Live On TV 1965-1967 ( from yamusic)
1.Do You Believe In Magic & You Didn't Have To Be So Nice (TNT 29.11.65)
2.On The Road Again (Shivaree 14.8.65)
3.Let the Good Times Roll (Shindig 16.10.65)
4.There She Is (Hullabaloo 7.02.66)
5.Help (Hullabaloo 13.09.65)
6.Do You Believe In Magic & Did You Ever Have To Make Up Your Mind (Shindig 16.10.65)
7.May the Bird of Paradise (Hullabaloo 1.11.65)
8.When the Saints Go Marching In (Shindig 16.10.65)
9.Do You Believe In Magic (Hullabaloo 13.09.65)
10.You Didn't Have To Be So Nice (Hullabaloo 1.11.65)
11.Nashville Cats (Ed Sullivan Show, 22.01.67)
12.She's Still A Myster (Ed Sullivan Show, 15.10.67)
13.Daydream (Ed Sullivan Show, 19.03.67)
14.Bald Headed Lena (Ed Sullivan Show, 19.03.67)
15.Only Pretty, What A Pity (Ed Sullivan Show, 15.10.67)
16.Darlin' Be Home Soon (Live 22.01.67)
17.Interview With Dick Clark (American Bandstand 28.10.65)
Original Backcover (1960s Records – R&B50)
"Like Pete Townshend in The Seeker American folk-rock drew equally from Bob Dylan and The Beatles, a Venn diagram intersection of fine singles from West Coast bands such as The Byrds, Love, The Turtles, The Mamas and The Papas, The Buffalo Springfield and The Beau Brummells. The Lovin’ Spoonful were every bit their equal but came from the East Coast, Greenwich Village scene. In July 1965 the band hit number nine in the Billboard chart with their debut single Do You Believe In Magic? – chiming electric guitars and the clarion call to “believe in the magic of rock’n’roll, believe in the magic that can set you free”.
The first two tracks here were recorded at the Moulin Rouge on Sunset Boulevard, Los Angeles in front of a live audience. The bill also included Bo Diddley, The Ronettes, The Byrds, Ike & Tina Turner and Donovan. The Spoonful got off to a shaky start and had to re-start Do You Believe In Magic? Second hit single You Didn’t Have To Be So Nice (Billboard #10) is very much in the style of its predecessor. On The Road Again is notable for Zal’s enthusiastic performance, emphasied by his distinctive stripey sweater and pudding-bowl haircut. From Shindig comes ensemble performances of Let The Good Times Roll and When The Saints Go Marching In. Do You Believe In Magic? soundtracks some synchronised go-go dancing and Did You Ever Have To Make Up Your Mind is understated and charming. The less well-known There She Is works as a duet between Sebastian and Butler. An easy-listening Help sung by Joe Butler leads straight into another effervescent take on Do You Believe In Magic?, the latter performed in front of a mocked-up red London bus for no apparent reason. Zal takes lead vocals on a version of contemporary novelty May The Bird Of Paradise Fly Up Your Nose, a hit for Little Jimmy Dickens. From the same edition of Shindig comes another You Didn’t Have To Be So Nice.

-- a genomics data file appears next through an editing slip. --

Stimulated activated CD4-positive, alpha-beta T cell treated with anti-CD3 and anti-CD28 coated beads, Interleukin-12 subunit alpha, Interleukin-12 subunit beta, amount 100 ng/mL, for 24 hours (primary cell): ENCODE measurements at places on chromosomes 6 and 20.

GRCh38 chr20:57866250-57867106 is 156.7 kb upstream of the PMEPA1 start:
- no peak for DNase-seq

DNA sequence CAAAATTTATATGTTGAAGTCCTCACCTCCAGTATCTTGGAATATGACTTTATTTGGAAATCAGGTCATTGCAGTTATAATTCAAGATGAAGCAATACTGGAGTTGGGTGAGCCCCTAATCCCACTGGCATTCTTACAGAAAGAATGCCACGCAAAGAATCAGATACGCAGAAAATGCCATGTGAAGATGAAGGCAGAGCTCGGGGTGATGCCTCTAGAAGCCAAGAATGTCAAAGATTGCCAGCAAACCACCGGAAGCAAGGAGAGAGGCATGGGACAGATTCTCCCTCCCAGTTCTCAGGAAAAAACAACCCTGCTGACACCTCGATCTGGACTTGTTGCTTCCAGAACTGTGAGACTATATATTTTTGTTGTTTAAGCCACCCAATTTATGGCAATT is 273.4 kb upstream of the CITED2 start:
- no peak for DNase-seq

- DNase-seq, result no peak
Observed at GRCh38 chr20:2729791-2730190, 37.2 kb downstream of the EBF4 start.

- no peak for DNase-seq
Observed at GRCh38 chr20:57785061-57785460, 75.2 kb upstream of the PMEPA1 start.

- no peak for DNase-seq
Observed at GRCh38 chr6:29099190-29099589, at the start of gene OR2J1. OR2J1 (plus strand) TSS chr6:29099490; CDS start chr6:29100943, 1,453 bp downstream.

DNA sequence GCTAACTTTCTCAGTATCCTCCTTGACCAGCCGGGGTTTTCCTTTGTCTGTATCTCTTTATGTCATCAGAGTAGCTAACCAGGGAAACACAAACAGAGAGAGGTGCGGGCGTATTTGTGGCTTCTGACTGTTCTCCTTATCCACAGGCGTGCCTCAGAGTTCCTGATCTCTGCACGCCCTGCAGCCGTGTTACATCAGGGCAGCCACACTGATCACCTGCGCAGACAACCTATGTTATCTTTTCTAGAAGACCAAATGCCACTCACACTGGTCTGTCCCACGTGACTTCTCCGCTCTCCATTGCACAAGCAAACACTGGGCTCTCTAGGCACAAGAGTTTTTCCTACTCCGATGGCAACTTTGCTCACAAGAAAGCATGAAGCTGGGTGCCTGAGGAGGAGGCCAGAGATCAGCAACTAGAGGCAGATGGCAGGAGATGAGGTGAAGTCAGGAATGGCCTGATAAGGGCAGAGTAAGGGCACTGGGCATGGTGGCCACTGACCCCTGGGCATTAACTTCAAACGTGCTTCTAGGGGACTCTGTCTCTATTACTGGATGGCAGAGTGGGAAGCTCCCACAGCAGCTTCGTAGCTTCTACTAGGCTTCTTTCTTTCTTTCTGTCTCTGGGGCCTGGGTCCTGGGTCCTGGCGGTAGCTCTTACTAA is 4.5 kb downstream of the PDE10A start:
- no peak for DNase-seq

The remaining six tracks are taken from the Spoonful’s three 1967 appearances on the Ed Sullivan Show. Nashville Cats is Sebastian’s wry tribute to the “1,352 guitar pickers in Nashville”. Darlin’ Be Home Soon is virtually a John Sebastian solo performance. She’s Still A Mystery is a good example of a late-period Spoonful single, Only Pretty, What A Pity a less-good example, possibly because Sebastian was not involved in its writing. The laidback Daydream is an American take on Sunny Afternoon whilst the intense version of Bald-Headed Lena takes us back to 1964 and The Night Owl in Greenwich Village.
Today The Lovin’ Spoonful do not receive the same degree of attention or respect as Love, The Byrds or The Buffalo Springfield – no lengthy magazine retrospectives, no weighty box sets or ponderous TV documentaries. But during Sebastian’s golden streak from 1965-1966 all seven of the Spoonful’s singles went top ten in the Billboard charts, an unprecedented achievement. Listening to these recordings the excitement they exude is contagious. The interview with Dick Clark does little to illuminate the band’s appeal, but then he was “trying to tell a stranger about rock’n’roll ”.
1967 saw the end of folk-rock and the effective end of the Spoonful when a drug bust precipitated Zanovsky’s departure. Writing three years later Nik Cohn provided an elegant eulogy. “As for folk/rock itself, the style passed, as it was bound to do: it was too soft, too subtle to hold the attention of a mass teen audience for long and pop resolved back into hardrock again”."
Sleeve notes: Tiger Lily (via WhatsUp)